In his commentary track to Allan Dwan’s Slightly Scarlet Max Allan Collins likens the movie to a collision between the lush glossy world of the Douglas Sirk-Ross Hunter films of the 50s and the world of film noir. And really I can’t come up with a better description of this movie.
It’s based on one of James M. Cain’s lesser known novels, Love's Lovely Counterfeit. It’s a tale of a romantic triangle involving two sisters and one gangster. As the movie opens one sister, Dorothy (Arlene Dahl) has just been released from prison. She’s a kleptomaniac (kleptomania being very popular in the Freud-obsessed 50s). She's the bad sister. The good sister is June (Rhonda Fleming). She’s a secretary to wealthy businessman Frank Jansen who is running for election as mayor on a policy of cleaning up crime in the notoriously corrupt Bay City.
We do have some slight doubts about the good sister though. She lives in a palatial home, which seems a little too opulent for a mere secretary. There are strong hints that she’s actually Jansen’s mistress and that she’s probably been getting paid for more than her shorthand skills. The bad sister certainly has her suspicions.
Then Ben Grace (John Payne) comes into their lives. Ben tells June that he can guarantee Frank Jansen’s election. June and Jansen are both rather naïve and they assume Ben is a public-spirited citizen eager to see honest government in Bay City. In fact Ben is counting on Jansen to get the city’s chief mob boss Solly Caspar out of the way so that Ben can step into his shoes.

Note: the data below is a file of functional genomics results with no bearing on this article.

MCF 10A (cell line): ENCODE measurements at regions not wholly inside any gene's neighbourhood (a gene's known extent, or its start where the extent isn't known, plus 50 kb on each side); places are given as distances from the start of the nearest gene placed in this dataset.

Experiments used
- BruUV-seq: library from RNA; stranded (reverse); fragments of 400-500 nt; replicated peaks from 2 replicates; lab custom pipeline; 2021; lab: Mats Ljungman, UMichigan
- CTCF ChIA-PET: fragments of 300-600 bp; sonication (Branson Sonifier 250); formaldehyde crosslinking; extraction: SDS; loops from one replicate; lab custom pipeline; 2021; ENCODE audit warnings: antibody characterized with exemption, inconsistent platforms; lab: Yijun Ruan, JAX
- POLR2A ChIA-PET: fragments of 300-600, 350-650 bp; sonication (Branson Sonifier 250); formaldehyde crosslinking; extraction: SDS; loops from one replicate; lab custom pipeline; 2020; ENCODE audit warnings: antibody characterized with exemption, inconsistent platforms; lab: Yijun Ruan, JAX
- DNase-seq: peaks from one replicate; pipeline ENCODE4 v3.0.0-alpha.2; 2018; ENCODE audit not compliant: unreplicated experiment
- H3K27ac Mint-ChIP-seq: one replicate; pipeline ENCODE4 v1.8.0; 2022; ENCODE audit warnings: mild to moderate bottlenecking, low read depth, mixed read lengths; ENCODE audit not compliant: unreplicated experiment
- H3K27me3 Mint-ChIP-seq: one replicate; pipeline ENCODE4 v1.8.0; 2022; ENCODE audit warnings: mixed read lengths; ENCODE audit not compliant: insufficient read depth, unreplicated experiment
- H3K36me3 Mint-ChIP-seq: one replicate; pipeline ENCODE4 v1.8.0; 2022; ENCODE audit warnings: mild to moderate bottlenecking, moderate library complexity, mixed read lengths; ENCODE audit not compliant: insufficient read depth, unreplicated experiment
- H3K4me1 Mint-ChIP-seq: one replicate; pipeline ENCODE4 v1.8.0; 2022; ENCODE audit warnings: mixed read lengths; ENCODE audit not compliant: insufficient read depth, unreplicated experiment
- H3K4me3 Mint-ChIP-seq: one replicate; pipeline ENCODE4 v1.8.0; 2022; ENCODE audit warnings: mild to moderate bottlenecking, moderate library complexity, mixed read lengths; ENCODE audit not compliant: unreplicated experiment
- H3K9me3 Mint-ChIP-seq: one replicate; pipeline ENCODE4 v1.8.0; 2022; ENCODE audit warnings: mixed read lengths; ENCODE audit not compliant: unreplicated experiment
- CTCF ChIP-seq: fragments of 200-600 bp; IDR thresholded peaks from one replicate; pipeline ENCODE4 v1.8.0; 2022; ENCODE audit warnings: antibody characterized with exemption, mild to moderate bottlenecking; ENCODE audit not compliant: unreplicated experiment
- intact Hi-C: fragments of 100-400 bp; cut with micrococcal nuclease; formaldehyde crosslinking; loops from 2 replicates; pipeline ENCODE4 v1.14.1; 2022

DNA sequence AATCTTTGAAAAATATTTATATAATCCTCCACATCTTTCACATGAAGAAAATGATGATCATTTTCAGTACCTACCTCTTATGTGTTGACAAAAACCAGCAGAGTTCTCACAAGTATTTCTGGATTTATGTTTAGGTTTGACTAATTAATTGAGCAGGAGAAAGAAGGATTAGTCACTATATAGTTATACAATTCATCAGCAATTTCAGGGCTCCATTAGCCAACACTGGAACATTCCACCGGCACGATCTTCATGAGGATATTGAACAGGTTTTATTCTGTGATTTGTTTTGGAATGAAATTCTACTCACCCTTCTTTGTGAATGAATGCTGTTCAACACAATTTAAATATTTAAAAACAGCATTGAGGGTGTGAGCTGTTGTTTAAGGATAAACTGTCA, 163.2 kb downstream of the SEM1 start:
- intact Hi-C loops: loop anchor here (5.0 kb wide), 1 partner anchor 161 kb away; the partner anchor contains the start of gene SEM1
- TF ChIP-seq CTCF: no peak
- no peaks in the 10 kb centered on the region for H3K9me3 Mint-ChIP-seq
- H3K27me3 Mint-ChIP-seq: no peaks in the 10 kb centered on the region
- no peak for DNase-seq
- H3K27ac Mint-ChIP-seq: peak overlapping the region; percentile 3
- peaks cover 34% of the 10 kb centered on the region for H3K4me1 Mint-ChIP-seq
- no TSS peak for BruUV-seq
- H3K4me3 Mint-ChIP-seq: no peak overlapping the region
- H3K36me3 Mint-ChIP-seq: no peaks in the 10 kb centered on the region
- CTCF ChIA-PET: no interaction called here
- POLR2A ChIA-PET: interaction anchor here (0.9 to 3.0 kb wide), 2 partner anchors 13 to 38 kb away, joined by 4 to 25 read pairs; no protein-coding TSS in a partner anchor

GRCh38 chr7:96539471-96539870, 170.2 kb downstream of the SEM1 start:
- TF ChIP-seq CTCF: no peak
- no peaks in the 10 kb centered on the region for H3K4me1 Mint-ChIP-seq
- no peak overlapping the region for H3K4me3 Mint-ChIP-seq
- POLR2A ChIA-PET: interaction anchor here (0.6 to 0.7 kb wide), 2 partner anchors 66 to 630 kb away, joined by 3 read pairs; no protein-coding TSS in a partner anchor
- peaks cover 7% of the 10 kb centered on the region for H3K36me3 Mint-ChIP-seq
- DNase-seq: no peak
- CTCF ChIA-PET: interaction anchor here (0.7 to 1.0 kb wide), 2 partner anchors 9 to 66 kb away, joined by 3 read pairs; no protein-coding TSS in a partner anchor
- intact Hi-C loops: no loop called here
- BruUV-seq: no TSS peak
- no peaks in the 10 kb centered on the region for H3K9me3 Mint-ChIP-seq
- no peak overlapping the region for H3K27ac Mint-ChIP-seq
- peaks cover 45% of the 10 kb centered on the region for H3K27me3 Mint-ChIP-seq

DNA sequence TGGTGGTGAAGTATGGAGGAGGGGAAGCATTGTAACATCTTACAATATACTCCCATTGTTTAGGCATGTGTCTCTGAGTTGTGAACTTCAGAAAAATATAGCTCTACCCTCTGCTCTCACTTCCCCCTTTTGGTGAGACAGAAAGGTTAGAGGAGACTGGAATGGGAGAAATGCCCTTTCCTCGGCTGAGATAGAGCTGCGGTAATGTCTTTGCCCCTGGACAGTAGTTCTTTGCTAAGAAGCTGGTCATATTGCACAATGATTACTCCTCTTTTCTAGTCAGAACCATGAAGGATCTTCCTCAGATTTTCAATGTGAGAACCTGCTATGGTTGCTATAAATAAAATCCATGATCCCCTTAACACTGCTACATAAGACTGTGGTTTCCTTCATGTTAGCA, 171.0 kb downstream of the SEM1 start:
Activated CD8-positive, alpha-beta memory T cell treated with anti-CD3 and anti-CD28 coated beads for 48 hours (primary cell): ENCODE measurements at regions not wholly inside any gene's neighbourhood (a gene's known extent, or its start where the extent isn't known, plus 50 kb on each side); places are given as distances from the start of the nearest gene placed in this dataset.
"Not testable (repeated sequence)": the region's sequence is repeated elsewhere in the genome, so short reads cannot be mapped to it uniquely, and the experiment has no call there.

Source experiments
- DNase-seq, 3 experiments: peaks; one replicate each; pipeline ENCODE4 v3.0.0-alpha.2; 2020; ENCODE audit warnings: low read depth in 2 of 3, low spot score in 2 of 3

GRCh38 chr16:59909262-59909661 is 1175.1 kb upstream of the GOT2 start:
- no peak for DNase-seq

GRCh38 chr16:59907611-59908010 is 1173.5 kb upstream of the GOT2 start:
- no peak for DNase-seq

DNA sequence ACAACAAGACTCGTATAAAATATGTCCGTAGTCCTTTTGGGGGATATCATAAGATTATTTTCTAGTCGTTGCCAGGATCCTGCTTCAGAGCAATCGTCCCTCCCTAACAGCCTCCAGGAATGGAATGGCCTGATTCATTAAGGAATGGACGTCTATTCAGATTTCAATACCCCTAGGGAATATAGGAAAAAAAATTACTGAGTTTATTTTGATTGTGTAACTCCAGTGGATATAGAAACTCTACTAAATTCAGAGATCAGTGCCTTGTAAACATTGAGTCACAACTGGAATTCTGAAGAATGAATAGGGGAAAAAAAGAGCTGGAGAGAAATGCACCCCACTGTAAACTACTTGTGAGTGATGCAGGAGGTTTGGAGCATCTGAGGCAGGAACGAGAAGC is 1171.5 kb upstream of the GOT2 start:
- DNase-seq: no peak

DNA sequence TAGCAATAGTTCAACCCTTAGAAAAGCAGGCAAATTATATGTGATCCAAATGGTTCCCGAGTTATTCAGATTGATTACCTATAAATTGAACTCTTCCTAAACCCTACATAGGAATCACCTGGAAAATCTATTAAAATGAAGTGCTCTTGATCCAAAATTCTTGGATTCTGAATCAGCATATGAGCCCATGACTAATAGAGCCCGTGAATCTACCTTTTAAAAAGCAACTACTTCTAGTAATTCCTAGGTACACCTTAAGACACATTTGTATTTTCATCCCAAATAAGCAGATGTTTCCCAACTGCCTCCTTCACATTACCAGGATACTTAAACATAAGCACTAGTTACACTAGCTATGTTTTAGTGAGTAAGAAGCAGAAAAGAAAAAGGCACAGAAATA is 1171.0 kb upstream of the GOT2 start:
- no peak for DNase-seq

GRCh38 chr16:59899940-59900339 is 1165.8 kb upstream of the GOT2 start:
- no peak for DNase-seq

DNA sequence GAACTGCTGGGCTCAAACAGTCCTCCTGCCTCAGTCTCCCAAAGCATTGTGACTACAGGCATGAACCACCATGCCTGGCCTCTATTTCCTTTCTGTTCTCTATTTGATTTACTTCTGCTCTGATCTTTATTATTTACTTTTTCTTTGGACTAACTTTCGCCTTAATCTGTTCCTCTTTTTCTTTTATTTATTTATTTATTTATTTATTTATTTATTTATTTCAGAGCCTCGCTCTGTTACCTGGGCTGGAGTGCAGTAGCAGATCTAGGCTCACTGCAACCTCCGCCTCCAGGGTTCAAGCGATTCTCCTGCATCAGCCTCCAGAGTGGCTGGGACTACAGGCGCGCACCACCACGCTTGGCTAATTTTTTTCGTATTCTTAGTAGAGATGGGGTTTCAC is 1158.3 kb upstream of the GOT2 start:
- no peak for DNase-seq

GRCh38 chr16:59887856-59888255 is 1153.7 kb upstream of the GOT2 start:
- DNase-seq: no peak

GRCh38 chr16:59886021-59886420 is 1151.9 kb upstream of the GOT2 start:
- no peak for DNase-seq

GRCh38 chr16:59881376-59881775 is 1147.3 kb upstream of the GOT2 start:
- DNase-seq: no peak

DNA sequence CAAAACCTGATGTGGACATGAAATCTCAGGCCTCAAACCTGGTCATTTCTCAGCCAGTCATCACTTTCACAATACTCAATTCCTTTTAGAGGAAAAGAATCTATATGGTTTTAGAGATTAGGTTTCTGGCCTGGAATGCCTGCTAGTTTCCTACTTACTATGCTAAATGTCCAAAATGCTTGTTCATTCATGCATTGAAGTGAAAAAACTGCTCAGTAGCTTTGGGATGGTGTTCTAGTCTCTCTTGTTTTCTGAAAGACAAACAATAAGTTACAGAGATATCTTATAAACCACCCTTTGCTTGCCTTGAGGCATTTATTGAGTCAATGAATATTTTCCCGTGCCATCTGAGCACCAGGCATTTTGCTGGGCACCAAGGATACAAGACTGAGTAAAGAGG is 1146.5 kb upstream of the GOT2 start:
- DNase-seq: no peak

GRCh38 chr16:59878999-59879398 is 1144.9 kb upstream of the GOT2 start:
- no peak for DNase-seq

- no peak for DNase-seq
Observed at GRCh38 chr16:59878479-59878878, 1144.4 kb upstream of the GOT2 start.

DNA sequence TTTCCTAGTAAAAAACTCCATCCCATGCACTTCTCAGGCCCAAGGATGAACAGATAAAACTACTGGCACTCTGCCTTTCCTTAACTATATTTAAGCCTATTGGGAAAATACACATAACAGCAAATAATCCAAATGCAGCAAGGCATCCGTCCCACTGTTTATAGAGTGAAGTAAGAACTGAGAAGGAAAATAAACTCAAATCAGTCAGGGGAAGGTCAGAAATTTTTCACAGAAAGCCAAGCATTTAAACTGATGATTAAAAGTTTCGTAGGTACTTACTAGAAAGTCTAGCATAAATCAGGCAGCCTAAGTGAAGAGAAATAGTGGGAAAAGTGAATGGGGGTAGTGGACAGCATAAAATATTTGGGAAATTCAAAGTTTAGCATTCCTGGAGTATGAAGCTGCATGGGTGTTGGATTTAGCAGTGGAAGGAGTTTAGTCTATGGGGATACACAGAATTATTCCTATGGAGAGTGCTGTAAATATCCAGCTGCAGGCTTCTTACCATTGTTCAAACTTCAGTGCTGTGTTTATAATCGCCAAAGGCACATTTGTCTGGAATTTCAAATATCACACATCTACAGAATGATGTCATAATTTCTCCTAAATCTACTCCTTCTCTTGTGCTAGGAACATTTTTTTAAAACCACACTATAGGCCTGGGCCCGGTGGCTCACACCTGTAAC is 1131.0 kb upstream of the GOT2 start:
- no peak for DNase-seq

June is clearly attracted to the smooth-talking and quietly charming Ben Grace but Dorothy has designs on him as well. Just to keep the plot nice and complicated Dorothy has been stealing again and Ben has used his connections to get her off, thus implicating the squeaky clean Frank Jansen in his corrupt dealings. Things get even more complicated when Solly Caspar arrives back in town (he’d fled to Mexico after the election).
The twist to this tale, and the element that makes it a film noir, is that Ben Grace is a gangster but he’s a gangster with a conscience. He’s a nice college-educated mobster who wants to shift his organisation’s activities away from areas like prostitution and drugs. He wants to concentrate in gambling since he figures that if people want to gamble someone will make money out of them and it might as well be him. He’s also a relatively non-violent crime boss. He considers violence to be inefficient and old-fashioned.
While there’s obviously an element of self-deception in all this Ben really does have moral scruples. As gangsters go he’s a nice guy. We care about him and we feel that he’s probably too decent to survive very well in the world he’s chosen.
John Payne gives an excellent performance, making Ben a classic anti-hero. Both Rhonda Fleming and Arlene Dahl are equally good.
Director of photography John Alton is perhaps the most acclaimed of all noir cinematographers and he manages to create his usual magic. For many people the mere fat that the movie was a widescreen Technicolor movie would disqualify it as noir, but Alton demonstrates that he could get a noir feel just as easily in Technicolor as in black-and-white. The contrast between the brightly lit colourful daylight scenes of June’s idyllic suburban life and the sinister shadows of the gangster’s world actually makes for a very effective noir feel.
The lush and opulent sets also serve rather neatly to emphasise the hidden world of corruption underneath the surface of glamour and wealth.
This is a movie that is generally dismissed as being of little interest. This is a serious misjudgment. Veteran director Allan Dwan does a fine job, there’s an excellent cast and Robert Blees contributes a clever and literate screenplay. It’s an absorbing and entertaining if slightly unconventional film noir, well worth a purchase.